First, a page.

By Tom Reeves (Author of: Dining Out in Paris – What You Need to Know Before You Get to the City of Light)
A promenade in the Latin Quarter rightfully begins in the historic center of Paris – Ile de la Cité – a small island in the Seine River. Begin the walk by facing the venerable Notre Dame Cathedral. Even before its construction began in 1163, a cloister existed nearby where clerics were giving instruction in theology.
Depending upon the day that you come here, the space in front of the church, called a parvis, will be thronging with travelers from all over the world, lining up to gain entrance to view the awe-inspiring interior of the church. If you arrive on the hour, you will hear the north-tower bells peal.
Turn to your right and walk across the bridge called Petit Pont that spans the Seine River. It was here that professors began holding classes as more students arrived in Paris. Philosophical disputes broke out among the teachers and dissident professors moved across the river onto the Left Bank where more schools were founded.
Just over the bridge, cross the street named Quai de Montebello and turn left immediately, following the quai down to Rue du Haut Pavé. Along the way a splendid view of Notre Dame across the river serves as a backdrop for vendors who sell used books from green stalls along the sidewalk.
At the corner of Rue du Haut Pavé and Quai de Montebello stands La Bouteille d’Or, a handsome mid-priced restaurant with a grand sidewalk terrace. The manager, M. Destouches, has shared a recipe with us for roasted duck breast with honey and spice sauce.
Turn right on Rue du Haut Pavé. (Its name changes to Rue Frédéric Sauton.) Continue on to Place Maubert, where you will see a fountain in front of Café Le Métro. Cross the boulevard and make your way up Rue de la Montagne Sainte Geneviève.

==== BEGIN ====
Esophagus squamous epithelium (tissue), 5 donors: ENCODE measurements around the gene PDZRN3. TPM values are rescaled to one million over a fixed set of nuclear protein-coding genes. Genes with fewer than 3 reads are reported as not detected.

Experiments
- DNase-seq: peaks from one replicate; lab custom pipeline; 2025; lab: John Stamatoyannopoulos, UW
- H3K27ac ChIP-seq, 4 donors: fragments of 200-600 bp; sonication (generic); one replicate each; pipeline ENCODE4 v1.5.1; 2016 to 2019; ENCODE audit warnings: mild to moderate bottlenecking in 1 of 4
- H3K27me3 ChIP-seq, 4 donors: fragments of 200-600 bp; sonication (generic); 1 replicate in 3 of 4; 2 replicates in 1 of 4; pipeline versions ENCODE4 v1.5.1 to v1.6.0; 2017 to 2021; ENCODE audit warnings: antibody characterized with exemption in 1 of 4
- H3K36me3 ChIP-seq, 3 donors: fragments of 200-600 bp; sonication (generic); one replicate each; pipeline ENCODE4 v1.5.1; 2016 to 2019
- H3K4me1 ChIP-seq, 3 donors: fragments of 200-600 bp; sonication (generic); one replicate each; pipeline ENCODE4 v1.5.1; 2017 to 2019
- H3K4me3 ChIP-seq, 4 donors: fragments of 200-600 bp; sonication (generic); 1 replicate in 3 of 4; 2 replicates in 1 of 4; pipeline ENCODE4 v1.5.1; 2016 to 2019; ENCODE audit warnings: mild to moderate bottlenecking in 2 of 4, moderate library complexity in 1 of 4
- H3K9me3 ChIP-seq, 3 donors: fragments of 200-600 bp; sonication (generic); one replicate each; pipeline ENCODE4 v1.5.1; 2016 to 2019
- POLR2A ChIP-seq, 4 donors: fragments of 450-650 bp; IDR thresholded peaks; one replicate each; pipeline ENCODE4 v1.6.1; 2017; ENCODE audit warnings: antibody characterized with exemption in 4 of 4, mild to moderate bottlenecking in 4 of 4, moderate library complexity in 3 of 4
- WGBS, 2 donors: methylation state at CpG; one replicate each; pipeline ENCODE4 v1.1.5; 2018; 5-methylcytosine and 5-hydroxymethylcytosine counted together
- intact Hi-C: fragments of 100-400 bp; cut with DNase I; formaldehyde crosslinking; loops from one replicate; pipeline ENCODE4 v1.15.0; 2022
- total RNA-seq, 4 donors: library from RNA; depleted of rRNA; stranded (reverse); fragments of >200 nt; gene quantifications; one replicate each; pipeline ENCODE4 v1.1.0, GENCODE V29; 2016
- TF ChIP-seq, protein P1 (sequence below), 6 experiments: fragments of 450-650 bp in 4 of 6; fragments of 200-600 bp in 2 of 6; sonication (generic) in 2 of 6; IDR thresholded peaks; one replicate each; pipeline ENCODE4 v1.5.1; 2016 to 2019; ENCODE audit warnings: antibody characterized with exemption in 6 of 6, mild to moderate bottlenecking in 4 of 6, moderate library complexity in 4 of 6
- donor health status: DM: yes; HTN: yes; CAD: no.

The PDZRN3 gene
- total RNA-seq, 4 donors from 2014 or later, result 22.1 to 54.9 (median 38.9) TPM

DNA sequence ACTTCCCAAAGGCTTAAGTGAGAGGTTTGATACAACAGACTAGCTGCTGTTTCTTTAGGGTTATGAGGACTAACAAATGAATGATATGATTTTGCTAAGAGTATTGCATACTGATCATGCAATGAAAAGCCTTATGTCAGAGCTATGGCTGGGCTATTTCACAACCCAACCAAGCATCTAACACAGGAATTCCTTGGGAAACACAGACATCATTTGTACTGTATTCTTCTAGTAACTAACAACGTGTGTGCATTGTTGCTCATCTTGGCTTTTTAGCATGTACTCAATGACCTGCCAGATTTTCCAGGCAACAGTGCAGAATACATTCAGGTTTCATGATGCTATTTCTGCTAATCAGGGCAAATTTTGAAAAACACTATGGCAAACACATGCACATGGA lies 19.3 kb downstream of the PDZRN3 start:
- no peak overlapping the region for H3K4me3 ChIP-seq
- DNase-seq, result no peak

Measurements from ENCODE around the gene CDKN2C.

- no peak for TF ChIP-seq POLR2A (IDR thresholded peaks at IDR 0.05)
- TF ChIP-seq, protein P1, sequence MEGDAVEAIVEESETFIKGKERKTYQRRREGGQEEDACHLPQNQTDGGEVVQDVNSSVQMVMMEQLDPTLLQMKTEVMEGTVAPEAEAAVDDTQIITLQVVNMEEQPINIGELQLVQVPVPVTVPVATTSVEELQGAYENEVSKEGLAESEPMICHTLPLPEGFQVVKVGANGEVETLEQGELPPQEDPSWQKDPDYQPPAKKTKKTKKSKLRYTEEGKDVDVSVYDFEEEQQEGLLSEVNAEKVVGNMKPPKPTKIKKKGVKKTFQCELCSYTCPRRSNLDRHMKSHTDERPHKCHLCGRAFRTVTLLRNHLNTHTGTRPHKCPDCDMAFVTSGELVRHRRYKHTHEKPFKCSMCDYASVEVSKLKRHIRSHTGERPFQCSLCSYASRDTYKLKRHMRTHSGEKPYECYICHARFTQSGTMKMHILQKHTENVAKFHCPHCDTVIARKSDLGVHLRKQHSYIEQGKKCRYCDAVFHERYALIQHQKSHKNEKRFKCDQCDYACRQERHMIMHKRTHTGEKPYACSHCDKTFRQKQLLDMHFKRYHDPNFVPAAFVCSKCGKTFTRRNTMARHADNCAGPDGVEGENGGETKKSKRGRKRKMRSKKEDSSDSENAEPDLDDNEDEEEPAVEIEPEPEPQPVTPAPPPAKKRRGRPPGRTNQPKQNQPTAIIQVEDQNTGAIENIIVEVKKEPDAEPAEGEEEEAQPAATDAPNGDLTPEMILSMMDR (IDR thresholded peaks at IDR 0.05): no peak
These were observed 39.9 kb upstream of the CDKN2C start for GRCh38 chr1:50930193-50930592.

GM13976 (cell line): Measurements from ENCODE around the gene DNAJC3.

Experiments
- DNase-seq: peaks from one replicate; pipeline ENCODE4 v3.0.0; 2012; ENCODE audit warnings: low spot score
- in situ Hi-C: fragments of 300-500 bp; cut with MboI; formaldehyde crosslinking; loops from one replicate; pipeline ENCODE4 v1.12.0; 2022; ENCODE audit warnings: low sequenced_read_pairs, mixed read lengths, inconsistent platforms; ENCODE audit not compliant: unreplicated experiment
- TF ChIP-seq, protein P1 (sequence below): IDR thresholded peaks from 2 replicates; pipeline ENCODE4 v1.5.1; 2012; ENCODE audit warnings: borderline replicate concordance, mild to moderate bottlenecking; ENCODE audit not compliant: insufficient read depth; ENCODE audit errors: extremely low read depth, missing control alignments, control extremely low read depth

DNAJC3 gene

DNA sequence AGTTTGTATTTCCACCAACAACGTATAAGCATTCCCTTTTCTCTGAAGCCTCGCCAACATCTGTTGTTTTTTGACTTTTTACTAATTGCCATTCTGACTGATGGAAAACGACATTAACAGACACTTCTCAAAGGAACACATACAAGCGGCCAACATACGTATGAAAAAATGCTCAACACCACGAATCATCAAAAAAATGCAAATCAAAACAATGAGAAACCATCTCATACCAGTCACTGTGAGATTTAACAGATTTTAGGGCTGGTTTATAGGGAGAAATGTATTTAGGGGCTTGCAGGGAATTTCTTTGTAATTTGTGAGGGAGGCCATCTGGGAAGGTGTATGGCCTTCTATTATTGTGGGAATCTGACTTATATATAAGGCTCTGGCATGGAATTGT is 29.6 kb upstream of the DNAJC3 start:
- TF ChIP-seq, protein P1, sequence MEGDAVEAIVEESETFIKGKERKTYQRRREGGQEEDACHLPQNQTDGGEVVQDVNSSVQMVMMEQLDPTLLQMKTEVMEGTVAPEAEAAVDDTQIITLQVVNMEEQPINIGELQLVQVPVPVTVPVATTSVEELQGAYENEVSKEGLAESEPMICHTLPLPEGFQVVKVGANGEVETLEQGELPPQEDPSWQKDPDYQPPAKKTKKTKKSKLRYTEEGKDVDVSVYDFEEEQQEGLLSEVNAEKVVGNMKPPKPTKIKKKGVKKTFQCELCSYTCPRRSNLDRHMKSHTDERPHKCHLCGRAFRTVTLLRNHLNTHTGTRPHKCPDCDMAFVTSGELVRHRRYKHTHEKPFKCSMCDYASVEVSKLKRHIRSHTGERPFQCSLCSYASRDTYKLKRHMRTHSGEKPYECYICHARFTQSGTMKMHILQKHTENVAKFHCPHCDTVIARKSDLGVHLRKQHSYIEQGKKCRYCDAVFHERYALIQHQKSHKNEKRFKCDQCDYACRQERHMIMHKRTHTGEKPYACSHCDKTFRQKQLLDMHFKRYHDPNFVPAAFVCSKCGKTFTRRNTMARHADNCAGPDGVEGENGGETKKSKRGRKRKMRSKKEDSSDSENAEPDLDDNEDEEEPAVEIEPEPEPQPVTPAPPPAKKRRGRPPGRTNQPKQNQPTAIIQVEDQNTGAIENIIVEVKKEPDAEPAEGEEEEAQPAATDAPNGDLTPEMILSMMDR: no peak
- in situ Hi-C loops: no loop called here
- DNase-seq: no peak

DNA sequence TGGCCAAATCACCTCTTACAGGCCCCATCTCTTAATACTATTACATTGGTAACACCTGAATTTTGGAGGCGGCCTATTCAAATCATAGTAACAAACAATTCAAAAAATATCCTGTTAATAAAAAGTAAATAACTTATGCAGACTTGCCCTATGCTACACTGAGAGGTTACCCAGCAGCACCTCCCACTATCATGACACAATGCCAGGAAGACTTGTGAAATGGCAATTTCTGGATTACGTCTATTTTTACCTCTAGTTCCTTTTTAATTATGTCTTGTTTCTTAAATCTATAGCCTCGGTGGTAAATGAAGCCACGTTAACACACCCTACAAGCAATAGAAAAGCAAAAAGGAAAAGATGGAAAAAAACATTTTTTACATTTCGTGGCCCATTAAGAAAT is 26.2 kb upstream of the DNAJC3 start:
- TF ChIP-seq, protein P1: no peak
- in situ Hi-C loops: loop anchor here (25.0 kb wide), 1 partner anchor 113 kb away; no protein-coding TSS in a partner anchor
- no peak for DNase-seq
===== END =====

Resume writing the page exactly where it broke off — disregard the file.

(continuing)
During the Middle Ages, as the university grew in size and stature, this hill was populated by dozens of colleges. Many of them submitted to the jurisdiction of the Saint Geneviève Abbey at the top of the hill. Students came here from all parts of Europe. Because the common language was Latin, the area became known as the Latin Quarter.
Halfway up the hill, on the right, you will come to an attractive restaurant with a sober, grey façade called Les Trublions. Chef Romain communicated his recipe for calamari on green peas with creamy risotto and fresh mint.
Continue up Rue de la Montagne Sainte Geneviève and follow on as it branches to the right. Eglise Saint Etienne du Mont looms in front of you as you approach the summit of the hill. This church, completed in 1624, merits a visit if only to view its splendid stone-carved rood screen that divides the nave from the chancel.
As you walk past the church to cross Rue Clovis, glance up at the bell tower across the street. It is a remnant of the Saint Geneviève Abbey that once stood here. Dismantled around 1800, only the tower and refectory remain. Both were incorporated into a high school called Lycée Henri IV.
On the other side of Rue Clovis, turn right and then left onto Rue Clotilde. On the right stands the magnificent Pantheon, built in the 18th century to fulfill a vow made by King Louis XV.
Follow Rue Clotilde to Rue de l’Estrapade. Turn left and continue on to Place Emmanuel Levinas. Bear right and enter Rue Blaineville. The rough-hewn stone façade of the restaurant La Truffière on the left hides a rich interior that resembles the manor of a wealthy count. The proprietor, M. Sainsard, communicated his chef’s recipe for lobster with foie gras and truffle.
Continue on to Place de la Contrescarpe, our last stop on this promenade, where you will find sidewalk-terrace cafés. Here you can sit, relax, and enjoy the pleasure of simply being in Paris!